Posts Tagged ‘E-Publishing’

Are you in or out?

1 September 2009

By Juliana Adelman

GutenbergSo Google Book Search inches closer to world domination.  The deadline for authors to opt out of its settlement (made in the US but applicable worldwide) is September 4th.  Is it the best thing to happen to publishing since Gutenberg or a nasty corporation’s way to squeeze authors and libraries?  I’m really not sure myself.  I wrote previously on the settlement on this blog and how it did not seem to be generating significant interest or debate in Ireland despite the fact that all Irish authors and publishers will be affected by it.  And here we are, with only days til the deadline and still with almost no discussion.  In a new and ironic twist, Microsoft and Amazon have joined forces with some author and publishing groups in a class action lawsuit to prevent Google from developing a monopoly.  A recent article in Vanity Fair highlights the legal complexity of the settlement and the confusion of authors over what to do.  I think this could go on for a very very long time.  I don’t have the legal expertise to spell out the consequences for all stakeholders, nor is a blog probably the place to do so.  Since I last posted on this topic I’ve discovered the American Library Association’s ‘Super Simple Summary‘.  Not quite as simple as advertised, but definitely better than the actual document which is, to my tiny mind, impossible.   Read more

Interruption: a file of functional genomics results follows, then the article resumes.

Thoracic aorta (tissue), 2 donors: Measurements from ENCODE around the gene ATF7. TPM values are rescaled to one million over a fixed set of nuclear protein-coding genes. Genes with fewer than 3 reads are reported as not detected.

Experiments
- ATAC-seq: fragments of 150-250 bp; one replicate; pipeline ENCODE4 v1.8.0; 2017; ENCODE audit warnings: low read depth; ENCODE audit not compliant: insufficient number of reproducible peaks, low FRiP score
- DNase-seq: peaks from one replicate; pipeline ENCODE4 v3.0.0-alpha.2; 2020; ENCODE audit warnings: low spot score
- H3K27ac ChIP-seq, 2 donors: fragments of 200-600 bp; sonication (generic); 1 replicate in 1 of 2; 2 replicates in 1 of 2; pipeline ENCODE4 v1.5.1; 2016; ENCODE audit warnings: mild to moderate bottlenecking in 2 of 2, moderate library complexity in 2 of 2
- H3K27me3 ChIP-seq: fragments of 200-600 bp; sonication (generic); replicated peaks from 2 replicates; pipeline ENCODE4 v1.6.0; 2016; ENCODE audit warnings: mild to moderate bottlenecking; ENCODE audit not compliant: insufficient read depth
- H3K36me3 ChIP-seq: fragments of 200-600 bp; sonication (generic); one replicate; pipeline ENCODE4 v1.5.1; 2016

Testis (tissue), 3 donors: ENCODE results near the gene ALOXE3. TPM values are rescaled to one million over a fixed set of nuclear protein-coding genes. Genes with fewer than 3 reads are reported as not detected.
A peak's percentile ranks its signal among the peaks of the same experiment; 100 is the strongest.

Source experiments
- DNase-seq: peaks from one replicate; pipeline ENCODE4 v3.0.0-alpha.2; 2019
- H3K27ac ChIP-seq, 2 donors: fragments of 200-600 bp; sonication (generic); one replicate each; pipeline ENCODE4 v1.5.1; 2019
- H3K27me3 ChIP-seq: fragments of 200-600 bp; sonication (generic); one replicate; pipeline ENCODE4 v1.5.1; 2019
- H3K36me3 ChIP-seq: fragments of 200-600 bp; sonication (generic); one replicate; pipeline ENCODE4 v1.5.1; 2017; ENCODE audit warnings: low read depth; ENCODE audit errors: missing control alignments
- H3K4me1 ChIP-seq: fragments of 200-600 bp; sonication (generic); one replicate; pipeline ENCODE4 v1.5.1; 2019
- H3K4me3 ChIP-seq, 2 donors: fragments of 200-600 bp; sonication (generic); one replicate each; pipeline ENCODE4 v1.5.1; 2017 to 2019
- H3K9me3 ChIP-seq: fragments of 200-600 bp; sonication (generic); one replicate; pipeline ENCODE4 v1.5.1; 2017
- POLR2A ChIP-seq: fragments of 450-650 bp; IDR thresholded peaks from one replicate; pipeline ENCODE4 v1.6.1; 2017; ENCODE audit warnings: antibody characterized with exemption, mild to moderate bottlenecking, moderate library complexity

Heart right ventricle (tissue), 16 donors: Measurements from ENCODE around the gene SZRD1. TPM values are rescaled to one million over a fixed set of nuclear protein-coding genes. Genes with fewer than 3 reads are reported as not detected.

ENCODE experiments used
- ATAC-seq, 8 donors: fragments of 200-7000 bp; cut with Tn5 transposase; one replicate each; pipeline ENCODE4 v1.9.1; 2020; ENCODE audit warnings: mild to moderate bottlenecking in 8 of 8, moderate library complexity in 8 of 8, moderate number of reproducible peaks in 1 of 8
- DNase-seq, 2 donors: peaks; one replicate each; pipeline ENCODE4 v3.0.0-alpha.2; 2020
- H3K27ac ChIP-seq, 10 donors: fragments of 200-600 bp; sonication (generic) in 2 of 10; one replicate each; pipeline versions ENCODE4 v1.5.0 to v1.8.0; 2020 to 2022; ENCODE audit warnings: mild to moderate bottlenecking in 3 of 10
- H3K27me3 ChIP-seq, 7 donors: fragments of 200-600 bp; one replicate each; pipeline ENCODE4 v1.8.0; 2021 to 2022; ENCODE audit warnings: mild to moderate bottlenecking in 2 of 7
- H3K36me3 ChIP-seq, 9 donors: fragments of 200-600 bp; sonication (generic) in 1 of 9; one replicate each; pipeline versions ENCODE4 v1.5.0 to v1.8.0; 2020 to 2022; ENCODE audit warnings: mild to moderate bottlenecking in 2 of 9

Share and share alike

18 August 2009

By Juliana Adelman

pizza_sharing_slice-723637 I’ve been meaning to post on the subject of sharing research results for some time.  It’s been on my mind as I try to finish up publications from my PhD.  I’ll state my prejudices from the outset: I think Irish historians are bad at sharing.  Everyone involved in Irish history academic circles probably knows the story about how Irish Historical Studies (supposedly) had to change its policy of allowing postgrads to self-report on their PhD topics.  Apparently, students took it upon themselves to grab land in a way not seen since the settlement of the American west.  The website is still up, I can’t tell if this story is true.  However, it is indicative of a general attitude towards research work as your own private territory.  This often continues long after the PhD is finished and the result is, I think, damaging to history in general and a big waste of effort.  Of course people give conference and seminar papers and they also look to publish.  For those students who plan a book of their research, many are concerned about someone else ‘stealing’ their work or publishing on the same sources before they do.  If this is you, then I say have some more confidence in your originality!  But the fact is that not every PhD is going to end up in a publication and even for those that do, there is often material which is left out.  If you DO publish, there are some interested parties who your research will not reach.  So the following list suggests some ways to circulate your research.  In the interest of sharing, I’ve taken some excellent ideas from Joe Cain‘s recent article in Viewpoint, a newsletter of the British Society for the History of Science.  I hope to be able to make his article available here soon.  I think it’s a great reference for all PhDs, recent or otherwise. Read more